Resale value is often misunderstood and rarely on the "checklist" of new home buyers. It's misunderstood because most buyers think that if they can buy low, that they'll be able to sell high. If they get a smokin' deal on a property, they're bound to be able to get a reasonable return on their investment right? Well, that's wrong in several cases which I'll go into. Every home buyer should have an understanding of what "resale value" is, how to maintain it and what to look for in each and every home they're considering.
If you're thinking of buying a home with consideration to resale value, you're going down the right path. Typically, a home at or just below market value will be a good prospect for resale value because you won't be overpaying for a home. Secondly, you need to understand why the home is priced at or below market value. Most likely it will be one of three scenarios: seller distress, curable defects, or incurable defects. Seller distress and curable defects are good reasons to buy a home at or below market value because these are situational challenges you can overcome. Incurable defects need to be looked at and scrutinized much more severely. What are incurable defects? Well, with real estate, typically incurable defects are locational issues such as being located near a busy street, an undesirable commercial or industrial property or worse yet, a commercial feedlot. You'll never be able to change these locational defects and in the end, that assumed resale value will need to be discounted to lure a buyer in when it comes time to sell.
Ok, now we've gone through what to avoid in assumed resale value, now, let's understand what you need to be looking for. Still, you need to be savvy understanding home values within your geographical search. Still buying at or below market value will give you your best return, but beyond that, you need to understand what kind of "upward mobility" your home has compared to the remainder of the neighborhood. Upward mobility is the difference between the highest valued home in the neighborhood and where your home is currently valued. If the difference is high, i.e. you're living in one of the cheapest homes in the most expensive neighborhoods, you're in great shape because you have to ability to add value to your home to get it in line with higher valued properties. Even without doing much work to your home, if the neighborhood remains desirable and prices continue to edge upwards, your home will rise in value at a greater clip then those in less desirable neighborhoods. Remember, rising waters float all boats. It's better to buy a $200,000 home where average home prices are at $300,000, than it is to buy that $300,000 home in the same neighborhood.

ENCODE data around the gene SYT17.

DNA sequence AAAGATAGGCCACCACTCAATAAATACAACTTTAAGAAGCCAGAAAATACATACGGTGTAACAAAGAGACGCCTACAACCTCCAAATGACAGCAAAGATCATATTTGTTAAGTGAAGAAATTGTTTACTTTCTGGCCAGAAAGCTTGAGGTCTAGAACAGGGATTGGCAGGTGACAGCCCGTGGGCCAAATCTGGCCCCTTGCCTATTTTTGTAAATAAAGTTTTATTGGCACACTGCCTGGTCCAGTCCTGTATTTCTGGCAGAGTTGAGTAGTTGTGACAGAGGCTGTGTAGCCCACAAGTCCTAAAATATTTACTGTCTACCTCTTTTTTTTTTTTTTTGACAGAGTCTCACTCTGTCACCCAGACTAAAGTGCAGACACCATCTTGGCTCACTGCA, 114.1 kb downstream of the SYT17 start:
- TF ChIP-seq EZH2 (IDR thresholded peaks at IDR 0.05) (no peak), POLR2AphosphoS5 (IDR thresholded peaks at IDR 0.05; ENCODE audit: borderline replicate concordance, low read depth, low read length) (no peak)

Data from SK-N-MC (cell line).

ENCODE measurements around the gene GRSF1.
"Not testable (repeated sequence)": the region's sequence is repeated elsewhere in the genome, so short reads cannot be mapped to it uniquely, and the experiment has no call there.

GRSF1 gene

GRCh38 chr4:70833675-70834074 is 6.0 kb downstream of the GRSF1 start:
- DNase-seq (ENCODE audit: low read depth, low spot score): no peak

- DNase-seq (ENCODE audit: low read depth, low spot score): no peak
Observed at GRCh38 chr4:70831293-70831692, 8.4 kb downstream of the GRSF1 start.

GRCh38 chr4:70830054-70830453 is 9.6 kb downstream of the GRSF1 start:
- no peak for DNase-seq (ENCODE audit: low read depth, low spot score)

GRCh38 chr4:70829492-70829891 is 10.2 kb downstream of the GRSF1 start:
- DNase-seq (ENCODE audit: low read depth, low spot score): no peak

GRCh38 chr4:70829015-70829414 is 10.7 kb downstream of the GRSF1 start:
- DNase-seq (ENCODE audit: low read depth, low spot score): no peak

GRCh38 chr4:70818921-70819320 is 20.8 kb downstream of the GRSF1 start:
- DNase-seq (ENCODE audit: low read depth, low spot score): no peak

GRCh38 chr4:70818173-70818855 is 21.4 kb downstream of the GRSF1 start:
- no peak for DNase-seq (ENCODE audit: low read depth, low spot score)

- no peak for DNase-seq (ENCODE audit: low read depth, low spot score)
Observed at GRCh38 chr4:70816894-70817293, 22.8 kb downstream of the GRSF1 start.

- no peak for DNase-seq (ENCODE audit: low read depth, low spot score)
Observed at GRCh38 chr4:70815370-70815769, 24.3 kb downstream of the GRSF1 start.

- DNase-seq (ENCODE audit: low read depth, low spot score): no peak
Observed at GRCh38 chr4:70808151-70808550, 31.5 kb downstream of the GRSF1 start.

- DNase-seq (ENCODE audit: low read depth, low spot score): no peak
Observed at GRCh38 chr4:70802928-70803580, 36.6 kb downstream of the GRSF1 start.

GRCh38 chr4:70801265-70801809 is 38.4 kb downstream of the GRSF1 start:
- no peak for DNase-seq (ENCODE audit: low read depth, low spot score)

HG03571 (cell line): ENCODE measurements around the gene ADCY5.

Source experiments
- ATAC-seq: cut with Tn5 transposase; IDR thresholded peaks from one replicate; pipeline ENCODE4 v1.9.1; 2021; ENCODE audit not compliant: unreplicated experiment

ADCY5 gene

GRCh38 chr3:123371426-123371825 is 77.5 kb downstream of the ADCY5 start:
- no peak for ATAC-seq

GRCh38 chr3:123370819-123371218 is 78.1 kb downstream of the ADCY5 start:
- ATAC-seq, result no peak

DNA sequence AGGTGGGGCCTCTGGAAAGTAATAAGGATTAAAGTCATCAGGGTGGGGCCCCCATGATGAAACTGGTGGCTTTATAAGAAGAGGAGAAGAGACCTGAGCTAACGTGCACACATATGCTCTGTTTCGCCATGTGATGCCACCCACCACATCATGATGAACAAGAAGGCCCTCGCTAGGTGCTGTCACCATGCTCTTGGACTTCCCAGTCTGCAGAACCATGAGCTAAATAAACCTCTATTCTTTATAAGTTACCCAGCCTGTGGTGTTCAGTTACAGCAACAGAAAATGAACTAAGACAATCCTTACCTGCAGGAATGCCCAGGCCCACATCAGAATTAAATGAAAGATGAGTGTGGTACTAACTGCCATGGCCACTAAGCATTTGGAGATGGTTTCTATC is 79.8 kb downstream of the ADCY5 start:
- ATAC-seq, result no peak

Resale value is all about appealing to the largest cross section of buyers. If you can appeal to 80% of home buyers with a 3 bedroom, 2 bath, 2000 square foot home, then why would you purchase that 2 bedroom 1 bath home because it was a sweet deal? If you're thinking about resale, you need to think about who will be most likely to purchase the home. If you could see most average families living there, then you're on the right track. Make sure the home you're considering has enough space, but isn't so large that it's unmaintainable. Same goes for lawn and landscaping as well. If you're the only lot on the block with a pool, it may appeal to some buyers, but others might see it as a maintenance nightmare. Keep that in mind. Functional obsolescense is a real estate term used to describe unique features that appeal only to a few buyers. The fancier and more unique you get, the less an average homebuyer will be attracted. Keep your upgrades simple and just above average, no need for built in marble statues, bidets, and backyard waterslides.
When it comes down to it, remember real estate is all about location. If you're in a desirable area, maybe close to schools, shops, churches, recreation, etc., chances are you're in a good spot to set up shop and watch your resale value climb. Pride of ownership is another key trait for the best resale neighborhoods. Check out the entire neighborhood to really see if everyone is on the same page. Price of ownership doesn't happen overnight. Lastly, one of the biggest mistakes I see buyers make with consideration to resale value is buying a home that doesn't fit their long term needs. If it doesn't fit your family and your needs, don't buy it just to see if you can make a quick buck. Consider quality of life while you're watching that resale value climb. If you're miserable, chances are you won't last long enough to really capitalize on your resale value.
Jared Reimer is a real estate broker with Prudential Rocky Mountain Realtors in Northern Colorado. Real estate is his passion and he always wants to connect with like-minded and savvy real estate fans. For more information or to get in touch with Jared, please visit his website at www.ReimerRE.com or email him at JaredReimer@ReimerRE.com
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